by David Urani
On Wednesday, DVR maker TiVo (TIVO) issued a statement indicating that the Patent and Trademark Office ruled in favor of TiVo regarding a patent infringement case against competitor Echostar. TiVo's case concerned the usage of cable and satellite storage over Dish Network (DISH). In a best case scenario, TiVo could win hundreds of millions of dollars of damages and/or fees from Dish. I give a big, sarcastic whoop-di-doo to this one. This could be a great victory for TiVo on pushing away a competitive product, but when it comes down to it, TiVo's box set recording technology is ancient history, like the VCR before it.
Think of all the innovation going on right now in digital media. Apple (AAPL) is leading the charge of a huge influx of mobile media players, with gadgets of all shapes and sizes being able to not only play, but store digital television. Take an iPhone for instance, which could conceivably hold upwards of 50 TV shows already, if one were to max out their hard drive. Not only that, but regular, full sized computers themselves can hold much more. As we move along, each of these devices is also becoming increasingly compatible with television sets. Already, you can see where I'm going. The ability to store and replay video is all around us these days, and with respect to TiVo there is little there to separate itself as advantageous. In fact, there are even other DVR makers out there, and just by signing up to many cable subscriptions, one gets the option of including DVR's not made by TiVo with the service. Versus the other DVR's, TiVo seems to hold a slight edge with its internet connectivity.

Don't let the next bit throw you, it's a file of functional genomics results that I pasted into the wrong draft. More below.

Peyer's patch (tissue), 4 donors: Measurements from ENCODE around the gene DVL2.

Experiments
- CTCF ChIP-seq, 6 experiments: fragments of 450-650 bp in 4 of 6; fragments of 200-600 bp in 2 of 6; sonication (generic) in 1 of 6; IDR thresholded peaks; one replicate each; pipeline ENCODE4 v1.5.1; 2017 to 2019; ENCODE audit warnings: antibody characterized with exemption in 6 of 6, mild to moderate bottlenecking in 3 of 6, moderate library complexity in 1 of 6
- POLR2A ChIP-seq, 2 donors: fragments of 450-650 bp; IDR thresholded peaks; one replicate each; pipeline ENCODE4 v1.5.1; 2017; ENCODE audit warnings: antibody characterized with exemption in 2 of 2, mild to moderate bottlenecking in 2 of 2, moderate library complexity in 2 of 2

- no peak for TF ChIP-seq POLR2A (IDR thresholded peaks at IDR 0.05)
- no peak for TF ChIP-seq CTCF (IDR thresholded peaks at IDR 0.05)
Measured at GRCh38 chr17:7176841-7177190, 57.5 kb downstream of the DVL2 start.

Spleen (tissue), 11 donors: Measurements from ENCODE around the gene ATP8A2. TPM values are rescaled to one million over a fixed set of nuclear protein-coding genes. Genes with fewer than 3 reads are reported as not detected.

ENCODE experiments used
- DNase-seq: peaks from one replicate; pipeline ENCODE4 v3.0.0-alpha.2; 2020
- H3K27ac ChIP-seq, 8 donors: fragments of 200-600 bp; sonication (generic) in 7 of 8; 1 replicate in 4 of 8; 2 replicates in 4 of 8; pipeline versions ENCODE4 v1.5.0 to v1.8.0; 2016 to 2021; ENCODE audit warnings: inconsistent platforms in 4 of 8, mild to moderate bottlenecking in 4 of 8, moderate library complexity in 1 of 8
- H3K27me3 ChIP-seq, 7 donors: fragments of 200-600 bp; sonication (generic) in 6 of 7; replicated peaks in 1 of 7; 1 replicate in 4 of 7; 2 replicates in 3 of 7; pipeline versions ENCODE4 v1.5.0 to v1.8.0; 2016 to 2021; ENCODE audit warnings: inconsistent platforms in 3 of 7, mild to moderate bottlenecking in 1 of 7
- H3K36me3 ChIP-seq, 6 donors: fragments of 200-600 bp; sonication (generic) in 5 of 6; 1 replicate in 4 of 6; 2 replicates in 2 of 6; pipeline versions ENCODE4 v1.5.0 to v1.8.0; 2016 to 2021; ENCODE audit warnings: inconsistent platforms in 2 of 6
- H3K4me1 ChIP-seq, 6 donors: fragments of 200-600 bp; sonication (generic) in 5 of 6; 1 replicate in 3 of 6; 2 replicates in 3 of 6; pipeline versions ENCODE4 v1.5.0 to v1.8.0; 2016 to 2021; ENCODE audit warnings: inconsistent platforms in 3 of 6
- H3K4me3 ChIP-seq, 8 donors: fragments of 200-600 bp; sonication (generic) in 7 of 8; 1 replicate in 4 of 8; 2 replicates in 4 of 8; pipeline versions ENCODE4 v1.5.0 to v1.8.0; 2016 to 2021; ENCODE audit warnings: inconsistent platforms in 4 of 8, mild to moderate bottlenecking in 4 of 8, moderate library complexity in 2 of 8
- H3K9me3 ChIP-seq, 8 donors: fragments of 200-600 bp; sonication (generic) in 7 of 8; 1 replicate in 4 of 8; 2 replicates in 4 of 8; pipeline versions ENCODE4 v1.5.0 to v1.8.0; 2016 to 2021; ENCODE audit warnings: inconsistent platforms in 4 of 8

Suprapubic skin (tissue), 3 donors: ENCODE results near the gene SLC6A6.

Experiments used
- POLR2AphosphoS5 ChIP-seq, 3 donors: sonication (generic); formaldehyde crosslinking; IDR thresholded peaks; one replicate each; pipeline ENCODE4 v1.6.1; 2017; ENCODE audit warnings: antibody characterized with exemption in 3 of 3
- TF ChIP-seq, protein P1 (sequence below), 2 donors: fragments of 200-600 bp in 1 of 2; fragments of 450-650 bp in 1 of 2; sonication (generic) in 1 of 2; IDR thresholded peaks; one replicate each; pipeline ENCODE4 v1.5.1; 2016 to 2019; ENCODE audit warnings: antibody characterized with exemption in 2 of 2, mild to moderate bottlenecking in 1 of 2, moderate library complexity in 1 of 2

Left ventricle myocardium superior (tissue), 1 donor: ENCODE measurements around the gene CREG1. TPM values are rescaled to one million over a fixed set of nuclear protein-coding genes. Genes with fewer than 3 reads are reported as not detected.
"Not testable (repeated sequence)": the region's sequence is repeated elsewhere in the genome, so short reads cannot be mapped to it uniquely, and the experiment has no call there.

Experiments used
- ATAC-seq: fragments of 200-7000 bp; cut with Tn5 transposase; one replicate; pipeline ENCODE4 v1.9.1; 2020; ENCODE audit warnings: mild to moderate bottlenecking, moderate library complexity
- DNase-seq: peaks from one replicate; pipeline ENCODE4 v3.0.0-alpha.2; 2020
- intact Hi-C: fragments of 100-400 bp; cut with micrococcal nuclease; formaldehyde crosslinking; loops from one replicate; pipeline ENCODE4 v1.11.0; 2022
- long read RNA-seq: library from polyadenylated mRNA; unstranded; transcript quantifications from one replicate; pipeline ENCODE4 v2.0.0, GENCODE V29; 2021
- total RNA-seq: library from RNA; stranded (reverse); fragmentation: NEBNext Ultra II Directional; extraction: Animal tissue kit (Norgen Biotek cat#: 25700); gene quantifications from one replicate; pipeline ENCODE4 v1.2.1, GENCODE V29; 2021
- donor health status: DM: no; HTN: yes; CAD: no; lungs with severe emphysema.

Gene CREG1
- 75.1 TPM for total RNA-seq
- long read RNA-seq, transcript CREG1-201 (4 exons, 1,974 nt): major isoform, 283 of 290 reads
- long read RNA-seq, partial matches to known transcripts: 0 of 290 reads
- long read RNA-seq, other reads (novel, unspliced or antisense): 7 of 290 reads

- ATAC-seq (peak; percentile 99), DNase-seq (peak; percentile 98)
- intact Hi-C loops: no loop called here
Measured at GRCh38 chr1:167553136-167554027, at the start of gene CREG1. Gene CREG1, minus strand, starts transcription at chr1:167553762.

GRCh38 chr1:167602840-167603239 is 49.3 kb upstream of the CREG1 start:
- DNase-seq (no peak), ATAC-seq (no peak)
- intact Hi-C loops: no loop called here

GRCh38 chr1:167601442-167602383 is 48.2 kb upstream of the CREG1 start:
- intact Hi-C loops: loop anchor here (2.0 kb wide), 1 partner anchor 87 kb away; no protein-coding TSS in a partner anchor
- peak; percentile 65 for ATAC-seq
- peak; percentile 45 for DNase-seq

That's just the current market, though. Looking ahead, televisions are going to be increasingly connected to the web, and your other computing devices. Take for instance the recent pushes by Apple and Google (GOOG) to introduce hybrid technologies that offer internet and television. If there are any two companies on Earth I would not like to compete against, they would be Apple and Google. Earlier this year, Apple introduced its updated version of Apple tv, which includes high-speed wi-fi connection, iTunes, apps, and Netflix (NFLX). Google has also been unwrapping its Google TV technology, soon to be introduced to the market. Google's system includes high-speed internet, YouTube access, apps, mobile phone interactivity, and enhanced DVR capabilities.
As of now, perhaps storage capacity is the one area that Apple and Google are coming up just a wee bit short, but don't think for a second that won't change. Each device is getting smaller and more capable by the second and in a matter of a few years it's easy to see an iPhone being able to store just as much television as a TiVo, with full television connectivity included. Beyond that, it's doubtful that we'll even need physical storage space to hold our media. That's right, cloud computing is the future (for those who don't know what that means, that means web-based storage).
For you traders out there, feel free to enjoy TiVo's good news this week, but be aware the war was lost a long time ago. TiVo is a dinosaur. For a rough comparison, see what happened to Blockbuster (BBI).